Staring  some amazing British talent in the form of Toby Jones, Anne Reid and Sinéad Matthews Kaleidoscope immerses us in the world of middle-aged Carl (Jones), recently released from prison, who is trying to adjust to life on the outside. His bleak life is challenged by the arrival of his controlling mother (Reid) just as he embarks on his first date in 15 years. The film is a twisted and tangled delve into one man’s psyche, as influences of past and present collide in his tortured mind. 

We recently spoke to Director Rupert Jones about the film:

Kaleidoscope film written directed by Rupert Jones starring Toby Jones photographed by Andrew Ogilvy Photography

 

Where did the idea of KALEIDOSCOPE come from?

I’m never sure where ideas come from. This began with the notion of a man who wakes to find a dead body in his bathroom and with no memory of how it got there. Everything came from that, really. How did the body get there? And what to do now? The next big idea, I suppose, was the notion that the man’s mother would be the quasi detective of the piece.

How did you go about setting the tone – what did your DoP help bring for the aesthetic?

I guess the two biggest aesthetic choices were that we were going to imagine that the previous tenants of the flat had lived there for decades without changing anything; and that we were going to light the film with hard shadows and pretty severe contrast. Philipp Blaubach, the DP, was absolutely tireless. Some of the more challenging shots are in the film because of his dedication. Even though we were working six day weeks, Philipp built a large scale kaleidoscope at home which enabled us to get the interior shots of the kaleidoscope. He was also, along with the grip Chris Rusby, instrumental in making the stair shots attainable.

What has it been like working with your brother, Toby?
I’ve worked with Toby a couple of times before, so I knew we’d function okay. We see a fair amount of each other, so we’re quite used to communicating. Given that it was such a quick shoot, there isn’t much time for anything outside the work and I think we’re both professionally minded, which is to say there for the same reason – to realise the script.

How did you get Anne Reid and Sinead Matthews involved?
I met Sinead through a casting director. Given her character’s nefarious motives in the film, it was important to cast someone we instantly liked. Sinead is very alive and charismatic and sexy, so it was fairly easy to see her in the part straight away. There were various issues that complicated the casting along the way, so it was not until we were well into pre-production that we cast her. Thankfully she said yes. Casting Anne was actually quite straight forward. She’s a fantastic and intuitive actor with great authority, which is the bottom line for me. When we approached her, she asked to meet and we did and she agreed. I think she was intrigued and challenged by the script and rather relished the prospect of playing against type.

Is there a specific reason that London felt right for the setting?
Not really. I guess it was the most convenient and realistic.

The film has been noted as a modern-day Hitchcockian and Polanksi-esque drama; what inspired you in the writing and final directing stage?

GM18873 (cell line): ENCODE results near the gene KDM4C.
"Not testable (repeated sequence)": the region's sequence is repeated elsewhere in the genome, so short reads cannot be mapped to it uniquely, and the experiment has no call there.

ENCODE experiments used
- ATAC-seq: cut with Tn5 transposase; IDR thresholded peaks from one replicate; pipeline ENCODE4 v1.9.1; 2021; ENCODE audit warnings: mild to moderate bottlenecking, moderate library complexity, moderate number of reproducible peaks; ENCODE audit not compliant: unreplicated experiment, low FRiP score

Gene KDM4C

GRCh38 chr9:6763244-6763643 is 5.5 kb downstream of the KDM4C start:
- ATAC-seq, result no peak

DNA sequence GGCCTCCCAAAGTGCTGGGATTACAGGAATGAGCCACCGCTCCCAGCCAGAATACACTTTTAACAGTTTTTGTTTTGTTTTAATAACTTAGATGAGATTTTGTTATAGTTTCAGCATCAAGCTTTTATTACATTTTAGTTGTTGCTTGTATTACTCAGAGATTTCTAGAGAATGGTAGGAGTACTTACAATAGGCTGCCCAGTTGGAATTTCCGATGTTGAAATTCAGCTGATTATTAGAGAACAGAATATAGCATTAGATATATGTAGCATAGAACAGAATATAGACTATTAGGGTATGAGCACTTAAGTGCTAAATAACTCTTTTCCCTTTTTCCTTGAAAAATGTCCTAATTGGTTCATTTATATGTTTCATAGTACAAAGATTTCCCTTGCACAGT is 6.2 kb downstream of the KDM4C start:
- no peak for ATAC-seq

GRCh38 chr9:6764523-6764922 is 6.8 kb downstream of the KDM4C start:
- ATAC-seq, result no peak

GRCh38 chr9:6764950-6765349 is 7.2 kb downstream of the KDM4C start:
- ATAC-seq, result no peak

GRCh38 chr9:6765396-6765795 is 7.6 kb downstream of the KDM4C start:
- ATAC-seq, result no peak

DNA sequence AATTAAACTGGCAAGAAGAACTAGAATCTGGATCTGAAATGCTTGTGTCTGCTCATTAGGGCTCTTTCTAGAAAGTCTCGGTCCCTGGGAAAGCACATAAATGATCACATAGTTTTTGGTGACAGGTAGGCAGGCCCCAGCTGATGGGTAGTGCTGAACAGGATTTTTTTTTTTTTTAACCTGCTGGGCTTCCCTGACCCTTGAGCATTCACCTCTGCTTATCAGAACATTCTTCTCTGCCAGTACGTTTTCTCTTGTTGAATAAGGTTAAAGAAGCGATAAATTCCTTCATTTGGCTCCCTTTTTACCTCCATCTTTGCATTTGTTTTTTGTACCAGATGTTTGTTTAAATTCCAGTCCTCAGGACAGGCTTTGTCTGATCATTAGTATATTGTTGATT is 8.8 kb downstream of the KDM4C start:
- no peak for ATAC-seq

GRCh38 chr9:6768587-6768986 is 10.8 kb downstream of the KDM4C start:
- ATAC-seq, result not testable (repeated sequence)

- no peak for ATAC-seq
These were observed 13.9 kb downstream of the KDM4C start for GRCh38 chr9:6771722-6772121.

Any mention of Hitchcock or Polanski in relation to the film feels very flattering. The challenge of holding the audience in a state of suspense was something I was really interested in from a craft point of view. As a writer, I wanted to engineer a story that worked in that way, I was interested in the demands of that kind of structure. I watched a number of Hitchcock films, as I was writing, but I couldn’t point to any specific aspect. I was interested in he Tenant which is a film that rather haunted me when I was a child – it’s strange atmosphere, and that somehow i was dealing with things beyond my field of experience.

Have you got anything else in the pipeline?
Yes, a few things in various states of completion. But I’d rather not say what these are. Superstition.

 

 

KALEIDOSCOPE – RELEASED IN UK CINEMAS 10TH NOVEMBER

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V-MODA: Crossfade 2 Wireless – Review

V-MODA: Crossfade 2 Wireless – Review

Posted on 07 November 2017 by Chris Ford

 

Recently V-Moda sent over their new flag ship Bluetooth headphones the Crossfade 2 Wireless for us to take a look at, and my hour long commute each day I took them on a two week trial run. Here’s my thoughts on how they stack up to my current headphones the Bose QC35’s.

Sound Quality

I’ve used a variety of Bluetooth headphones over the years (most recently the direct competitor to to these Vmodas the Bose QC35) and I was instantly struck by the sound, both power, clarity of bass all very strong, these quite frankly make my Bose headphones sound muddy! And I was totally happy with them beforehand.

Noise Cancelling

So the V-Modas do not have active noise cancelling instead they use what they call passive noise isolation. The ear cups are extremely well insulted meaning a natural barrier to outside noise without the need for powered assistance, and yes it does work quite well. Is the noise cancelling as good as something like the Bose QC 35? Well no not quite but it’s not far off. On a packed train to work I could hear my music crisply and clearly without the distraction of the rumbling train, again on a short flight to Belgium the noise cancelling was just as affective  without the power draining ANC on something like the Bose.

Battery Life

On battery life they beat competitors hands down,  with a 15% Longer Battery than than the original Crossfade this bigger battery provides up to 14+ hours of music with no ANC and they can also be used with the cable even when the juice dies which was a massive plus to me when testing.

Comfort

The Vmoda crossfade 2 are extremely comfortable, Id go as far to say they are a pleasure to put on my ears, with some over ear headphones I find they pinch my ears but the Vmoda’s comfortably surround my ears with the memory foam cushions blocking the outside world wonderfully

Looks & Design

The Vmoda Crossfades 2 come in a striking and a tad unusal design compared to a lot of cans but that’s no bad thing, there’s also the ability to change the side plates for different colours or even custom engravings if you really want that bespoke feel.

Using Vmodas ‘CliqFold Hinge’ the headphones fold into an impossibly small exoskeleton case perfect for on the go and traveling.

Conclusion

I have been really impressed by the Vmoda Crossfade 2. The sound quality , battery life and comfort are all on point, there is a slight compromise on noise cancelling abilities compared to some active noise cancelling models out there but the foam cups in our  testing did a excellent job blocking the outside world.

Vmoda Crossfade 2 Wiresless are out now and currently £279.99 on Amazon.co.uk